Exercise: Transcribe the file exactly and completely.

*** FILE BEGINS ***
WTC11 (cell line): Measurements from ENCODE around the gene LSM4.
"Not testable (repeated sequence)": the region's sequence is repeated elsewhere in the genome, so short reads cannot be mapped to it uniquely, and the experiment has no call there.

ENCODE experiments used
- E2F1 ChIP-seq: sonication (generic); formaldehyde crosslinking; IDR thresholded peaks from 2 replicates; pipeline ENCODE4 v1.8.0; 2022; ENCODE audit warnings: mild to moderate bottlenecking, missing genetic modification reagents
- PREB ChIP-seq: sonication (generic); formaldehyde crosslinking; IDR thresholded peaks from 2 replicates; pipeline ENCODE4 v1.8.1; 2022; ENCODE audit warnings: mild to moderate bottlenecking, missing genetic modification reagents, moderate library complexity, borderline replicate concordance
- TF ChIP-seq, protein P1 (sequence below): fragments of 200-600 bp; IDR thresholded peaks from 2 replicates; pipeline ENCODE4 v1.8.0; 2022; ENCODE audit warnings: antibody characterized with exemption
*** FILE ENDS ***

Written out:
WTC11 (cell line): Measurements from ENCODE around the gene LSM4.
"Not testable (repeated sequence)": the region's sequence is repeated elsewhere in the genome, so short reads cannot be mapped to it uniquely, and the experiment has no call there.

ENCODE experiments used
- E2F1 ChIP-seq: sonication (generic); formaldehyde crosslinking; IDR thresholded peaks from 2 replicates; pipeline ENCODE4 v1.8.0; 2022; ENCODE audit warnings: mild to moderate bottlenecking, missing genetic modification reagents
- PREB ChIP-seq: sonication (generic); formaldehyde crosslinking; IDR thresholded peaks from 2 replicates; pipeline ENCODE4 v1.8.1; 2022; ENCODE audit warnings: mild to moderate bottlenecking, missing genetic modification reagents, moderate library complexity, borderline replicate concordance
- TF ChIP-seq, protein P1 (sequence below): fragments of 200-600 bp; IDR thresholded peaks from 2 replicates; pipeline ENCODE4 v1.8.0; 2022; ENCODE audit warnings: antibody characterized with exemption